21. Tetanus Intoxication Entry wound Spread blood stream moves up nerves Disease Incubation: 1-2 days Rigid Paralysis, cardiac failure, respiratory failure

  22. Lockjaw

  23. Tetanus trismus, risus sardonicus, opisthotonos, Cephalic -- poor prognosis Localized -- favourable prognosis Prevention: toxoid, 3% formaldehyde

  24. Risus sardonicus

  25. Opisthotonos

  26. Tetanus Neonatorum

  27. Tetanospasmin

  28. Toxin similarity • Clostridium botulinum and C. tetani are Zn requiring Endopeptidases that cleave a set of proteins.......... Synaptobrevins found in synaptic vesicles of neurons Interfere with release of neurotransmitters and the normal inhibitory function.

  29. Binding regions of tetanus toxin and botulinum toxin are different in terms of cell specificity.

  30. Tetanus Distribution

  31. Incidence of Tetanus in USA YEAR

  32. C.perfringens: Diseases • bacteremia • myonecrosis • gas gangrene • cellulitis • fascitis • food poisoning: enteritis necroticans

  33. C. perfringens • large rectangular, hemolytic, very distinctive spreading colonies. • target hemolysis • found in soil and intestines, man and animals

  34. C. perfringens toxins • Alpha toxin is a lecithinase (phospholipase C) • lyses erythrocytes, platelets, leucocytes, endothelial cells • Massive hemolysis and tissue destruction • Theta Toxin- Beta hemolysis- increases permeability-- necrotizing enterocolitis • Delta -- hemolysis • Kappa -- collagenase

  35. C. perfringens toxins • Mu -- hyaluronidase • Nu -- DNAase Lambda toxin -- protease Neuraminidase -- hydrolyses serum glycoproteins Enterotoxin -- reverses water, sodium and chloride transport in the intestine (like V. cholerae) Produced by Group A.

  36. Nagler Reaction • Presumptive identification of C. perfringens • alpha toxin (lecithinase) hydrolyses phospholipids • egg yolk agar becomes turbid • specifically blocked by antitoxin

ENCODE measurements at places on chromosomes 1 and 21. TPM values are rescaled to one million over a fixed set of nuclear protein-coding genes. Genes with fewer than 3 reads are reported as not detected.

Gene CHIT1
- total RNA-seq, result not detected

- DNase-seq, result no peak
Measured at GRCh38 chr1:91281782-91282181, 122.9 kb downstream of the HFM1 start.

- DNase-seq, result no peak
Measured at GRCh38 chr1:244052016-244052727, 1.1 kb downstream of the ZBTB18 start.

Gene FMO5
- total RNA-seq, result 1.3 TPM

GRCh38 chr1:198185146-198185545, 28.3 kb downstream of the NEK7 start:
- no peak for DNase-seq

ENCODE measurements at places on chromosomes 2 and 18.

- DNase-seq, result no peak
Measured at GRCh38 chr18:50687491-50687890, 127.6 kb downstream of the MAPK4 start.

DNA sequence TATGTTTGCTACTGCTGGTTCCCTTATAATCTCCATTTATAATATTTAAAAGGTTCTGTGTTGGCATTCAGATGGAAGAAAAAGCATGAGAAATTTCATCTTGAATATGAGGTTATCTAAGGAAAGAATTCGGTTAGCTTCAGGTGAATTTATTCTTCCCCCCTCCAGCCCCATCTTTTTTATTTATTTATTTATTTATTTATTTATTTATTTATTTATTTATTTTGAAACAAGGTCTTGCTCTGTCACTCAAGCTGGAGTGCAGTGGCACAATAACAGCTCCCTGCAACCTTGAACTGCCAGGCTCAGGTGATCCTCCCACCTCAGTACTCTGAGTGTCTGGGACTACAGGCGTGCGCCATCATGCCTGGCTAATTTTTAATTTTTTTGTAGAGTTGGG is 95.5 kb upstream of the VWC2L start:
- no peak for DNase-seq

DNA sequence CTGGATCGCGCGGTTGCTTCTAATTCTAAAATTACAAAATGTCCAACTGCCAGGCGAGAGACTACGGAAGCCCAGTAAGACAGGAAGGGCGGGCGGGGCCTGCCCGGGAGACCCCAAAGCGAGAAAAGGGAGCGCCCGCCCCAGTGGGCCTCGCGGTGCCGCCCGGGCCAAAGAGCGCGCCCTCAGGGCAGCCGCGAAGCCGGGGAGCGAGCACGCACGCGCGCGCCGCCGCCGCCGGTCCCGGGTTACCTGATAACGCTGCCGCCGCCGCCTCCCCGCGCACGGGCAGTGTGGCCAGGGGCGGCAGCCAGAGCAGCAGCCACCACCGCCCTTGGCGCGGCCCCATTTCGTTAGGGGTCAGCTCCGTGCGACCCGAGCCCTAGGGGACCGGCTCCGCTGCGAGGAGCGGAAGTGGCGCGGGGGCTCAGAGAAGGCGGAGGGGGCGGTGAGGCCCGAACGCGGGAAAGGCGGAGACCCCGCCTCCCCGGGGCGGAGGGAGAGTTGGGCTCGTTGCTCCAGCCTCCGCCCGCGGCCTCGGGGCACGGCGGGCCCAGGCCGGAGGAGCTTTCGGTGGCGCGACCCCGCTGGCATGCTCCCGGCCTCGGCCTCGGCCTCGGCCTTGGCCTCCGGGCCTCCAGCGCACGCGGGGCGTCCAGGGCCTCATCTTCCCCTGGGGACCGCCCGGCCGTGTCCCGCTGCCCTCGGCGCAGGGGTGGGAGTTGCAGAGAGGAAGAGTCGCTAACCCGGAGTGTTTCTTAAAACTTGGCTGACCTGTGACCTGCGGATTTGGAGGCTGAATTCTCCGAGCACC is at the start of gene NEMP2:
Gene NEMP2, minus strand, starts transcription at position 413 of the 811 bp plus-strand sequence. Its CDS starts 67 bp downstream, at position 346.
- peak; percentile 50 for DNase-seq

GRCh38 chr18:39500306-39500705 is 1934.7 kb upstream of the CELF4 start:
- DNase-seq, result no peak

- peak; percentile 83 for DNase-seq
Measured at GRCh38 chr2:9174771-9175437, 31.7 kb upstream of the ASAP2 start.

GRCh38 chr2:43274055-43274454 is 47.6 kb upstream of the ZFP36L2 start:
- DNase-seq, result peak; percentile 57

37. Nagler Reaction blocked by Antibodies

  38. Clinical Syndromes: Bacteremia - usually transient, only diagnostic with other clinical symptoms Myonecrosis - gas gangrene - trauma or surgical contaminant

  39. Gas Gangrene Entry PenetratingWound Multiplication in dead anaerobic tissue Toxin production hemolysin, proteases, lipase, collagenase Disease necrosis, edema, gas

  40. C. perfringens Gas gangrene Incubation: <1 week pain severe muscle necrosis shock renal failure death -crepitant -cellulitis & fascitis (no muscle)

  41. C perfringens Food poisoning incubation 8-24hrs. Abdominal cramps, watery diarrhea lasts less than 24hrs. Contaminated meat (left overs)

  42. C. difficile Gram + anaerobic rod. -found in normal flora -ultimate opportunistic pathogen -difficult to determine cause as the organism is ubiquitous -not difficult to culture

  43. C. difficile Diagnosis: cytotoxin - stool culture C.difficile antigen -- latex agglutination

  44. Cytotoxin slurry of stool centrifuged filter through 0.45 u filter 0.1ml - supernatant to buffer at pH 7.2 WI-38 tissue cells human diploid lung fibroblasts Add supernatant to tissue culture. Observe for cytotoxicity 24 hrs.

  45. Mechanism of pathogenicity: Toxin A enterotoxin hypersecretion of fluid Toxin B cytotoxin cytopathic to tissue monolayers

  46. C. difficileTreatment: stop antibiotic causing disease metronidazole, vancomycin Relapses due to resistant spores. retreatment with same antibiotic neutralization with specific antitoxin obtained commercially amount of toxin present can be determined by a dilution series of the stool sample.

  47. C. difficile Culture: standard test for Clostridia include: indole, sugars, lecithinase, catalase (usually neg.)